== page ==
Even before the roster came together, the team held free stick giveaways for local kids and hosted events called “Hockey Is For Everyone,” which underscored who they were targeting for their core demographic. The team embraced communities that stretch throughout Green Valley, Spring Valley and Henderson, and as new inhabitants, staffers learned an early lesson: don’t pronounce it “Nevaahda,” like a tourist.
Still, there’s no escaping Sin City for the Knights.
Before training camp, the team is expected to hold a session for players on the matter of gambling. A gentlemen’s club not affiliated with the Knights has announced it will host hockey viewing parties. Minnesota Wild left wing Jason Zucker, the only Las Vegas native in the NHL, believes the team will have no choice but to take on some of the character of the city’s reputation.
In Nashville, hockey fans throw catfish on the ice. So, in Las Vegas, possibly poker chips?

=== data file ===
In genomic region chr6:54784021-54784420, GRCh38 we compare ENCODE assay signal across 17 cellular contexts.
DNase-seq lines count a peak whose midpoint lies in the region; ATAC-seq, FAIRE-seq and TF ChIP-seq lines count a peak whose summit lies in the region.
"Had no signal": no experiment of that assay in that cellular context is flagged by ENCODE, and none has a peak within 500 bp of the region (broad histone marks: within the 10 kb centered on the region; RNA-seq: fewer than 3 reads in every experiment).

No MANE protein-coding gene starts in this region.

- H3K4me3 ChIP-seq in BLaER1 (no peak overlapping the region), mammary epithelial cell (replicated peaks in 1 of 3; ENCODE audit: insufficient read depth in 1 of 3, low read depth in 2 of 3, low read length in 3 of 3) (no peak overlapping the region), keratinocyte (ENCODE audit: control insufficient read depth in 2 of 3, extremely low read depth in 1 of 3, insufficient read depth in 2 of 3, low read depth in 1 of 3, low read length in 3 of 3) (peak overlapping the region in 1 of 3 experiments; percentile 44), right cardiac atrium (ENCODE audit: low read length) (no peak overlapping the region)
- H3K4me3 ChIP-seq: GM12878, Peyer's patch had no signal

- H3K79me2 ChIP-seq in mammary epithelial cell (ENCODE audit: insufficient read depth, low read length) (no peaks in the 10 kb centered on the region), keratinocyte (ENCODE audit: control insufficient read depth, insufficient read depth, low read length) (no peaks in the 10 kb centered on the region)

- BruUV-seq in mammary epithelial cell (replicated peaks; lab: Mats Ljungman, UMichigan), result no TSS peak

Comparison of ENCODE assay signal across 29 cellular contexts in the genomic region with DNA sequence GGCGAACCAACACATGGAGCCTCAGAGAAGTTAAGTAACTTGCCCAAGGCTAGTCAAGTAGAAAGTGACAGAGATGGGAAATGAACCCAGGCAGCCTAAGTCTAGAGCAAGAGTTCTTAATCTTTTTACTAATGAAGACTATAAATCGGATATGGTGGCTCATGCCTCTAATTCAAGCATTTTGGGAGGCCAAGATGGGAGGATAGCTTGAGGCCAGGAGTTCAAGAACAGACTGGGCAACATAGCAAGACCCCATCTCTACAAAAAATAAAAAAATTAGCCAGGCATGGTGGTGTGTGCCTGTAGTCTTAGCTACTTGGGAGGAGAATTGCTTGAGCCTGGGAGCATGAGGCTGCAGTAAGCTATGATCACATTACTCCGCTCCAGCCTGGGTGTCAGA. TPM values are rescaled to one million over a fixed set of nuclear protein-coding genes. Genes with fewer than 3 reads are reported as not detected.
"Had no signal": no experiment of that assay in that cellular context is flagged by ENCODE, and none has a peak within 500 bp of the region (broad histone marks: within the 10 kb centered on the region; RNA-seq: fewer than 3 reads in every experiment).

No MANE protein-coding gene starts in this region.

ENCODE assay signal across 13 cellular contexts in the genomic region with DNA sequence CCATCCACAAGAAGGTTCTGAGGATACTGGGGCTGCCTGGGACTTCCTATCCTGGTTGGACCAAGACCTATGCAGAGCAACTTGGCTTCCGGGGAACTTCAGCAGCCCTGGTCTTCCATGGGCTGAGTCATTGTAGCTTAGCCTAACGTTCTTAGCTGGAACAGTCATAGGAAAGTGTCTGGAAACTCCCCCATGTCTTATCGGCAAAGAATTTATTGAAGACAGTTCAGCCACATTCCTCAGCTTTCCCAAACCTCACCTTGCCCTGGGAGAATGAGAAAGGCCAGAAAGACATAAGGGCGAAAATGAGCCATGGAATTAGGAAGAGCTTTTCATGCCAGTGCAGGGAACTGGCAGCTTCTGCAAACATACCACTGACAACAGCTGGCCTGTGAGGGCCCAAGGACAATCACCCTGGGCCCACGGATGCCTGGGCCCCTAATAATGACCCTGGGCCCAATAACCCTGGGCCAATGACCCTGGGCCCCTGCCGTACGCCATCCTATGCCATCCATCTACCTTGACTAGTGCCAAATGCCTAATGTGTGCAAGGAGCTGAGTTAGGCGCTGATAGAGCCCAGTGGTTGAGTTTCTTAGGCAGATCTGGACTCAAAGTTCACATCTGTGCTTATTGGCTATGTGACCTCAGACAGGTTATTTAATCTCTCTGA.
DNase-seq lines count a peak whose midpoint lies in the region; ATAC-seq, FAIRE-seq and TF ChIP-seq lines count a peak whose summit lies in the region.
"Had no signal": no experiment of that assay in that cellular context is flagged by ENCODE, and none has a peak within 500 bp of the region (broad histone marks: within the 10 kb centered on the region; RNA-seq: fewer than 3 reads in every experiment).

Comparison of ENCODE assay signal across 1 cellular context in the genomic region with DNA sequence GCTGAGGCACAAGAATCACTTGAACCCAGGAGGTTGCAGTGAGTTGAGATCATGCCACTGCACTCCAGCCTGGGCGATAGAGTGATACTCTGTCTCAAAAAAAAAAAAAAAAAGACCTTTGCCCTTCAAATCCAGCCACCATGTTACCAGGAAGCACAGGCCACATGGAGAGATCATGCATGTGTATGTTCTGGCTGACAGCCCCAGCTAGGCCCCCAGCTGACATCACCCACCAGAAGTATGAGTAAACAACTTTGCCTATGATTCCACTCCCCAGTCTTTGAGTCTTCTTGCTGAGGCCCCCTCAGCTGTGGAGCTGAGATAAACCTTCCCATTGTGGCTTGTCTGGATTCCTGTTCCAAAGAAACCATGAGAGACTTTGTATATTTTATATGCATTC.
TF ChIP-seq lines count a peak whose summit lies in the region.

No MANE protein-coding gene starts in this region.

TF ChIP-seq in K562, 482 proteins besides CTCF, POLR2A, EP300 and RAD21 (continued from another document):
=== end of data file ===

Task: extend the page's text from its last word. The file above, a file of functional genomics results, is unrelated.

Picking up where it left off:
“Because the city is such an entertainment city, they have to compete with that, and that’s a hard task, but I think they’re ready for it,” Zucker says. “They’ve done a good job marketing the team and making sure the product is out in the public.”
McPhee, a career hockey man, had much to do with laying the team’s foundation in Las Vegas. For the first six months on the job, McPhee assisted Foley in everything from hiring candidates on the business side to picking jersey designs. (“It took me a little bit longer to digest it,” McPhee said of the knight’s helmet that outlines a “V” for Vegas). Then, McPhee dived strictly into hockey operations and drew upon many of the same principles from his Capitals era.
Before being fired in 2014, McPhee oversaw the Caps during their “Rock the Red” revitalization, an experience that was helpful in his second time around, now as an architect of a fledgling franchise.
“I was told by several GMs that this would be the most positive hockey experience you’ll have because everyone is happy to be there,” McPhee says. “It’s a fresh start for everyone, whether it’s their first time with a professional franchise or they got promoted away from another franchise or someone was fired and they’re getting a second chance with this franchise.
“And they were absolutely right,” McPhee continues. “This has been one of the most enjoyable years I’ve ever had in the hockey experience.”
After all, it’s Las Vegas. Some come to get hitched. The Knights are here for the honeymoon.